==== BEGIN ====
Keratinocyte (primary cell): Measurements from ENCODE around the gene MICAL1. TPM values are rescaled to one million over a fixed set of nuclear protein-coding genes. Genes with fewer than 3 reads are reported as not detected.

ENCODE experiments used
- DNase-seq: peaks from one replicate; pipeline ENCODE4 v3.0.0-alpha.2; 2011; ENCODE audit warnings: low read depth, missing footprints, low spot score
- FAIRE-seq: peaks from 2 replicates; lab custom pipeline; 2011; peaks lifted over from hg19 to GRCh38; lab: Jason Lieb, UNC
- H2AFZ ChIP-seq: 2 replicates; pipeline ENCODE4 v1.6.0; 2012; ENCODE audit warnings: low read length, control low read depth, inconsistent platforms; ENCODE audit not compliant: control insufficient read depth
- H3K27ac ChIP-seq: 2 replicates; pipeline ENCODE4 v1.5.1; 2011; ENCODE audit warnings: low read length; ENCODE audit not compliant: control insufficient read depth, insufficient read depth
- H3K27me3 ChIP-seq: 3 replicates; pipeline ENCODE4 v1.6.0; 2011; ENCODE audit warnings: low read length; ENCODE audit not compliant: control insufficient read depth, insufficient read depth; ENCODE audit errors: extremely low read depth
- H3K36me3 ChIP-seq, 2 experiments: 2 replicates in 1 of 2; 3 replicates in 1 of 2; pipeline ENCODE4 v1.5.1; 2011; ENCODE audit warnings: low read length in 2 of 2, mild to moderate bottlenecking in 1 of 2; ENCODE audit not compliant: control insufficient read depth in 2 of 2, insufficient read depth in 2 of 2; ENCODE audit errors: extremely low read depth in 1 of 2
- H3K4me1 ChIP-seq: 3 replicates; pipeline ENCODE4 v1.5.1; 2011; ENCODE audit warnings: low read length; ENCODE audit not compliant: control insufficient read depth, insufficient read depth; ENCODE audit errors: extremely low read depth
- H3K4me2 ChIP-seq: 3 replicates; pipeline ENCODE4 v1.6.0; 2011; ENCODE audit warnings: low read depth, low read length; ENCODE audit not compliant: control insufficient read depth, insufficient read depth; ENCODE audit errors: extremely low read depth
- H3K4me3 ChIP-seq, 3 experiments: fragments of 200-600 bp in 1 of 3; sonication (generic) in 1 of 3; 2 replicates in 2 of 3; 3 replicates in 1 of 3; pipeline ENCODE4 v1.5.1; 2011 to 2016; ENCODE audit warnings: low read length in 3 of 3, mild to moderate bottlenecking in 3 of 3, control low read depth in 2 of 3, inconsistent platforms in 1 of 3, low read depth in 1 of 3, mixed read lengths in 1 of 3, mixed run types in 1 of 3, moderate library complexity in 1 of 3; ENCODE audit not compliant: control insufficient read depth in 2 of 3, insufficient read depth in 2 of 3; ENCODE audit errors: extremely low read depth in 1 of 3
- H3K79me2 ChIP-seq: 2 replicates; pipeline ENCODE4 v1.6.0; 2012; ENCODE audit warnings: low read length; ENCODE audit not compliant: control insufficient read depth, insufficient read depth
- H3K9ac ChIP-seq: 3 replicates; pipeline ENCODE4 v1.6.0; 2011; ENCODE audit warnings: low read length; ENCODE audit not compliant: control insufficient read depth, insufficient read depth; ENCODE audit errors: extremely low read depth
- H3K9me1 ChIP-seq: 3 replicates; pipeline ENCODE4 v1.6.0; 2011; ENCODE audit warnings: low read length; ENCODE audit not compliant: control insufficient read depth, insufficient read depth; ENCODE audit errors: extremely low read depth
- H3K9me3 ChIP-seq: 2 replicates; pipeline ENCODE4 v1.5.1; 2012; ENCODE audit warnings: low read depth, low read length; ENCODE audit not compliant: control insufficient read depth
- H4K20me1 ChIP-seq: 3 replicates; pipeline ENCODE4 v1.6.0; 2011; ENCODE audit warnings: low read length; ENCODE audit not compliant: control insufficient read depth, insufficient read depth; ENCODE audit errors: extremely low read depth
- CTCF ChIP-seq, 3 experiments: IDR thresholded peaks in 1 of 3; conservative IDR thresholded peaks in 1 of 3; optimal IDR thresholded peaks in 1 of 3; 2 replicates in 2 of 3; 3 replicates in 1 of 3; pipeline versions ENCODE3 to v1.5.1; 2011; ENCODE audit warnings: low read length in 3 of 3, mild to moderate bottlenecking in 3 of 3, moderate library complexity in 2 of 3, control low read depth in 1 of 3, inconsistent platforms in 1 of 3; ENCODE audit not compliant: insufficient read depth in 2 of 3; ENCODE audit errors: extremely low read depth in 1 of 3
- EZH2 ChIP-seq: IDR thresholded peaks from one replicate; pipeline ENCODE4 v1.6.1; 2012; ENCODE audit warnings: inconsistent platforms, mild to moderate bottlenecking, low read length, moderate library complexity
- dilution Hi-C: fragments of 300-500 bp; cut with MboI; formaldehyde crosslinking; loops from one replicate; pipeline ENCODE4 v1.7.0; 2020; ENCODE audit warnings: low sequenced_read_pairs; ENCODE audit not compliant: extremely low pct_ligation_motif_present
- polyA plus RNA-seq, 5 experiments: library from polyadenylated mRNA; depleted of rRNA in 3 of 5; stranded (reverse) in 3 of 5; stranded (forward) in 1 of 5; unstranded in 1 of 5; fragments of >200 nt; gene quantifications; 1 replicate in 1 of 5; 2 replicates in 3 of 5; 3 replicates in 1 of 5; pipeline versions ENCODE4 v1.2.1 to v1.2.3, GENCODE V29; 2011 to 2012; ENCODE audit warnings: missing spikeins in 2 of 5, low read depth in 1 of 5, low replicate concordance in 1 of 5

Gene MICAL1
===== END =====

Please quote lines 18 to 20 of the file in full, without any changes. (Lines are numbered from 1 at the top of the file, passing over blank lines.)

- EZH2 ChIP-seq: IDR thresholded peaks from one replicate; pipeline ENCODE4 v1.6.1; 2012; ENCODE audit warnings: inconsistent platforms, mild to moderate bottlenecking, low read length, moderate library complexity
- dilution Hi-C: fragments of 300-500 bp; cut with MboI; formaldehyde crosslinking; loops from one replicate; pipeline ENCODE4 v1.7.0; 2020; ENCODE audit warnings: low sequenced_read_pairs; ENCODE audit not compliant: extremely low pct_ligation_motif_present
- polyA plus RNA-seq, 5 experiments: library from polyadenylated mRNA; depleted of rRNA in 3 of 5; stranded (reverse) in 3 of 5; stranded (forward) in 1 of 5; unstranded in 1 of 5; fragments of >200 nt; gene quantifications; 1 replicate in 1 of 5; 2 replicates in 3 of 5; 3 replicates in 1 of 5; pipeline versions ENCODE4 v1.2.1 to v1.2.3, GENCODE V29; 2011 to 2012; ENCODE audit warnings: missing spikeins in 2 of 5, low read depth in 1 of 5, low replicate concordance in 1 of 5